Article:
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Key decisions

  • Robertson v R [2017] NSWCCA 205
  • Director of Public Prosecutions (NSW) v Charheh [2017] NSWSC 1061
  • Taub v R [2017] NSWCCA 198

Robertson v R [2017] NSWCCA 205

Sentencing for drug supply – revisiting the ‘usual principle’ – all options to be considered

The Court of Criminal Appeal (‘CCA’) has revisited longstanding principles in sentencing drug offenders. Subject to some qualifications, it appears that all sentencing options need to be considered in all cases, rather than applying a judicially-created rule – however longstanding it might be.

The applicant pleaded guilty to a range of drug offences: primarily, deemed supply of two prohibited substances, and two counts of ‘actual’ supply arising from agreements he had made by text message (police seized his phone and found the evidence). There were some minor possession offences to be taken into account on a Form 1 – one of them for an ostensibly-restricted substance called ‘Doxylamine’. At sentence, the Crown had submitted, consistently with a long line of authority often attributed to R v Clark (Court of Criminal Appeal (NSW), 15 March 1990, unreported), that the offender had engaged in trafficking prohibited drugs to a substantial degree and that, therefore, unless there were exceptional circumstances he should be sentenced to a term of fulltime imprisonment. This is often referred to as the ‘usual principle’, the ‘general principle’ or ‘longstanding principle’ for sentencing drug offenders.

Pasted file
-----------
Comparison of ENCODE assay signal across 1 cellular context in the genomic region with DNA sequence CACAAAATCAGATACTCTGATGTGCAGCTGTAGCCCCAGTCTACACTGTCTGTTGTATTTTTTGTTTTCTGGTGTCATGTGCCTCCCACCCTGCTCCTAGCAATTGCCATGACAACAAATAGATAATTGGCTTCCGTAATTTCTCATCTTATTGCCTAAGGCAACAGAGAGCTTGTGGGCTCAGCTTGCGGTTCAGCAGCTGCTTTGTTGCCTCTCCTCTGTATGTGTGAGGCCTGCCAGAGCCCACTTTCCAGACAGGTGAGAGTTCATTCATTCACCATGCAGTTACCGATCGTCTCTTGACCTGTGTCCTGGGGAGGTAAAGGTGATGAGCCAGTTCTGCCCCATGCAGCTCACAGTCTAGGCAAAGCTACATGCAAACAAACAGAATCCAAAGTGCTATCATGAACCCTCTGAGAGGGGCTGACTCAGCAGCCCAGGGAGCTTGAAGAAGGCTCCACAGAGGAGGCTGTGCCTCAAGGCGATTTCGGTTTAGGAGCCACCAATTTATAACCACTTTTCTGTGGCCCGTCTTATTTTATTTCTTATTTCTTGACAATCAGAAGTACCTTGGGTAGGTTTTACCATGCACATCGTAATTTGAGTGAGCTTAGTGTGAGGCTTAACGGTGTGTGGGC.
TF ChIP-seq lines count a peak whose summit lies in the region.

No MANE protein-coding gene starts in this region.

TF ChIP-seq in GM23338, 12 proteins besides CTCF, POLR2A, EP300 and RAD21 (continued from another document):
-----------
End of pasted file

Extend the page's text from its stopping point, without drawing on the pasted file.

Although it was submitted on the offender’s behalf that the evidence did not establish trafficking to a substantial degree, the sentencing judge found against the offender. Having made that finding and the associated finding that there were no exceptional circumstances, his Honour considered himself bound by the line of authority mentioned above and (somewhat regretfully) sentenced the offender to fulltime imprisonment: 20 months with a non-parole period of 10 months.

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